Women’s basketball has always been a sport that I respected and unapologetically enjoyed watching. I cut my teeth as a young reporter covering ACC women’s basketball, and my First Final four was in San Jose, California in 1999 when Carolyn Peck led Purdue to an unexpected championship, becoming the first African-American woman to win a college basketball national championship.
It’s been almost two decades since that barrier-breaking moment in women’s athletics. Peck, now a sports broadcaster, rode the back of All-American Katie Douglass and annihilated the competition, capping a memorable March Madness marathon by squashing Duke by 17 in the championship game.
South Carolina’s NCAA title win on Sunday night made Dawn Staley — who had been on a 26-year championship journey since losing that heartbreaking 1991 final as an elite All-American point guard for the University of Virginia — the second African-American women’s college basketball coach to cut down the championship nets. The long road to the championship was not lost on Staley, who reflected on her journey after donning her new “net necklace.”
I want people to know just because something takes a long time, if something is a goal of yours to accomplish, you don’t give it up. I never gave up on winning a championship, no matter how hard it was, no matter what it looked like.
Staley is the embodiment of women’s basketball and its incremental rise as a viable and marketable American sport. She has done it all. She’s in some way been an integral part of every watershed moment in the women’s basketball over the past three decades.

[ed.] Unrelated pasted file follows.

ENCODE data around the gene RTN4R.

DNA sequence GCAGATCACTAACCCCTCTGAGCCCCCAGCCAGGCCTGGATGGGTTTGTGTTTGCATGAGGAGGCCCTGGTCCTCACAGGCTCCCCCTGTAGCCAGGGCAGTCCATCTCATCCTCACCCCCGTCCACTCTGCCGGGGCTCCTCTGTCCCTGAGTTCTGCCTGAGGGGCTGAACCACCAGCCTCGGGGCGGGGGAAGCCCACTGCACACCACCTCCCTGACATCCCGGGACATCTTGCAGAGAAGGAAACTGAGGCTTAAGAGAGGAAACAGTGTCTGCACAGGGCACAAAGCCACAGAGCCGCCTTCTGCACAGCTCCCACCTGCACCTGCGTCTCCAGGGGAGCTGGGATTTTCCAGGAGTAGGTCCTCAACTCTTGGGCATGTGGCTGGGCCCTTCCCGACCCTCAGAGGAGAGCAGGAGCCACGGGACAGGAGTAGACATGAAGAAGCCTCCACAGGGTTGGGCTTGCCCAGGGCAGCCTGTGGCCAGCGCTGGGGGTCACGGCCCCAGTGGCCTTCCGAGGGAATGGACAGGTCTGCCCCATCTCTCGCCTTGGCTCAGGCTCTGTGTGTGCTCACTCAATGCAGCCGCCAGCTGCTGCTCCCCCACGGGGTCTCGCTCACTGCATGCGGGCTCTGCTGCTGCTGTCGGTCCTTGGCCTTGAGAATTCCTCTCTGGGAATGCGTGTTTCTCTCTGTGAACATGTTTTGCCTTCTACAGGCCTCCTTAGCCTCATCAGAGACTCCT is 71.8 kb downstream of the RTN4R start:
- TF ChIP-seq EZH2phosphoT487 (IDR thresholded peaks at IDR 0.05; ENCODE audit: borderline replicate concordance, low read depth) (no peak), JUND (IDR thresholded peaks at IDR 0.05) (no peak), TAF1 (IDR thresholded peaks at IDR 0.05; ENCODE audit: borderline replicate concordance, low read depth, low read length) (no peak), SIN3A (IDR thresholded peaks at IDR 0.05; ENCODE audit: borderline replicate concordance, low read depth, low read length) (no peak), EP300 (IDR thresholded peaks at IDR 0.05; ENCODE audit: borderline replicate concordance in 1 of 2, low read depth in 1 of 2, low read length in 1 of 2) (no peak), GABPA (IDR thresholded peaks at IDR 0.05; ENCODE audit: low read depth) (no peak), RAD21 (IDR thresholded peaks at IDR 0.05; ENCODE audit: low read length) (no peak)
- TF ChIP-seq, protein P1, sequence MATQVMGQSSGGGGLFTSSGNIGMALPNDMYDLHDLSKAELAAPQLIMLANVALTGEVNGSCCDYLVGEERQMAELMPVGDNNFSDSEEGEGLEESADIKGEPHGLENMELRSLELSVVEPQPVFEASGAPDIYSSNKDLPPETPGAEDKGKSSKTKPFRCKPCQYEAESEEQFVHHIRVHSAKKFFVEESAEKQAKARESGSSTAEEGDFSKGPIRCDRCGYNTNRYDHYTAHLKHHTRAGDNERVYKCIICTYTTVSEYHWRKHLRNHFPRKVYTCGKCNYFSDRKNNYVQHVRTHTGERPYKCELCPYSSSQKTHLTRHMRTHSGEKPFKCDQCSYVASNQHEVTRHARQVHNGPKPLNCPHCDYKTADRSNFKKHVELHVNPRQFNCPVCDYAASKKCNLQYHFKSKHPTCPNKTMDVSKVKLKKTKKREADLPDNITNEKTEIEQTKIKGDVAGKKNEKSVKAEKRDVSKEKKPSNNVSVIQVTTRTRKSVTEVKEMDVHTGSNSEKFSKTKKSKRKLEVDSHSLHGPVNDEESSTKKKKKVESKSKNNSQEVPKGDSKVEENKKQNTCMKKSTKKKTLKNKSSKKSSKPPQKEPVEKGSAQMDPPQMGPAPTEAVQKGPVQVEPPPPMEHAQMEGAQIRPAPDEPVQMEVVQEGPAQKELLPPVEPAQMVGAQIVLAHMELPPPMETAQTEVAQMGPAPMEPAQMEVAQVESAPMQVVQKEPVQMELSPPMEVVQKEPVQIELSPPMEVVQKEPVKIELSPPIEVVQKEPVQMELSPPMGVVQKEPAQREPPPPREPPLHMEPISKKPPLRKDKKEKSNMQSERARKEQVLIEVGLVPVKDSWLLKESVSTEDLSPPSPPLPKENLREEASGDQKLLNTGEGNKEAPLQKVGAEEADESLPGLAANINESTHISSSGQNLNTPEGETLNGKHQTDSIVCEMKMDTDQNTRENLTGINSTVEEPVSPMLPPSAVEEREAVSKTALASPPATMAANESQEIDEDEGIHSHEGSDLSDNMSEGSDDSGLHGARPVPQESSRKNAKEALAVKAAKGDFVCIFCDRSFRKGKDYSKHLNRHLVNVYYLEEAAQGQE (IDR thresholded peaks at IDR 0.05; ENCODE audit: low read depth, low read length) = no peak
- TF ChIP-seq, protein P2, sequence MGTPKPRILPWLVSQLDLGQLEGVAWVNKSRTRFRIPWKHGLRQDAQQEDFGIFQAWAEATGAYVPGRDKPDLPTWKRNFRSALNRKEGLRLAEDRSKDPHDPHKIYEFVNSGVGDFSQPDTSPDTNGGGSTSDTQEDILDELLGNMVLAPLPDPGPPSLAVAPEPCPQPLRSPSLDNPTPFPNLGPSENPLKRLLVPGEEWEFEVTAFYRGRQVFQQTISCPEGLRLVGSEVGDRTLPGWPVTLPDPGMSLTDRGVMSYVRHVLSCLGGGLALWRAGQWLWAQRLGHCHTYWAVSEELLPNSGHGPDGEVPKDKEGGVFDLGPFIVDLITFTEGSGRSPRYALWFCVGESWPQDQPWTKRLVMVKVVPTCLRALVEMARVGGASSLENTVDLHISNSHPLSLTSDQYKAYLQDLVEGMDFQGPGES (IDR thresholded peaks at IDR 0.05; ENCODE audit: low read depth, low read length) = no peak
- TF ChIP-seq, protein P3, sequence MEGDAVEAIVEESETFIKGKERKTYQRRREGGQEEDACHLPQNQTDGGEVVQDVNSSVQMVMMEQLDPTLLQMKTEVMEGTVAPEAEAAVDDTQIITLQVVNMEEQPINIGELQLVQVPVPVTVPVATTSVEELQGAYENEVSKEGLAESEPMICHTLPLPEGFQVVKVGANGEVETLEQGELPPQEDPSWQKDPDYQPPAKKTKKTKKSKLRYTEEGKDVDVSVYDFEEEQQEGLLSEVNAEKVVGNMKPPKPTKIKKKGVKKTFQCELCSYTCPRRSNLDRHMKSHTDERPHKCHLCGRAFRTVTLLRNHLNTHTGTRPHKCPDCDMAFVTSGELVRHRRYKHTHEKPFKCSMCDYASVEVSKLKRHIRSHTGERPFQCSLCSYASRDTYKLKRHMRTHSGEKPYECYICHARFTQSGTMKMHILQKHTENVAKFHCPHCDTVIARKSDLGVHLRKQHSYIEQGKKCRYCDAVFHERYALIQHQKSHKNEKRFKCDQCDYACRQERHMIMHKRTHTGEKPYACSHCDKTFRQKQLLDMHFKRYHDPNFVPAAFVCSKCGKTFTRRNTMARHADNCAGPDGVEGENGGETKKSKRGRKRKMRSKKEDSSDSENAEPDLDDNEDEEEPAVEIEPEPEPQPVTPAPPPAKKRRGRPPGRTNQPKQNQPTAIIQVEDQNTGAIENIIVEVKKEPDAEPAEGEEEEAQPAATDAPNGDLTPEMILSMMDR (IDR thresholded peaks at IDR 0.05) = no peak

Staley is a three-time Olympian, winning the gold at the 1996 Summer Olympics, the catalyst tournament for the late-’90s explosion of women’s athletics. After winning two National Player of the Year awards as an All-American point guard for the University of Virginia under legendary coach Debbie Ryan, Staley was a two-time All-Star in the now-defunct American Basketball League and then became one of the stars and influential pioneers of the WNBA.
In 2011, the fans voted Staley one of the Top 15 players in WNBA history. She was elected to the Naismith Memorial Basketball Hall of Fame in 2013.
Her leadership, unselfishness, ball handling skills, relentless pursuit of perfection and groundbreaking style of play made Staley a perfect candidate for coaching. As the story goes, she wasn’t interested in coaching and the voices in her cipher were telling her it would be impossible to play in the WNBA and coach D-1 college hoops.
Never one to back down from a challenge, Staley returned to her hometown of Philly and started coaching the Temple Owls near the end of her WNBA career and immediately proved to be a program builder. In six years at Temple, she had a 172-80 overall record with six NCAA tournaments, three regular season conference championships, and four Atlantic 10 Conference titles.
Now she is a National Championship-winning coach for the elite conference in women’s college basketball. UConn is still the elite program, but the Huskies’ coach is a dude. Staley’s presence as a woman with her accolades makes her a potential replacement for Pat Summitt as the face of the game.
“Pat Summitt really transcended women’s basketball to bring in the casual male fan, fans of other sports,” said former college and WNBA coach Nell Fortner, who coached Staley on the 2000 Olympic team. “People were mesmerized by Pat. Our sport misses that, and we need it. For her to become that would be absolutely outstanding.”
With a championship under her belt and her stock as a coach and recruiter higher than ever, Staley is on her way to having that kind of influence on the women’s game.
This story originally appeared on TheShadowLeague.com, a site dedicated to journalistically sound sports coverage with a cultural perspective that insightfully informs sports fans worldwide.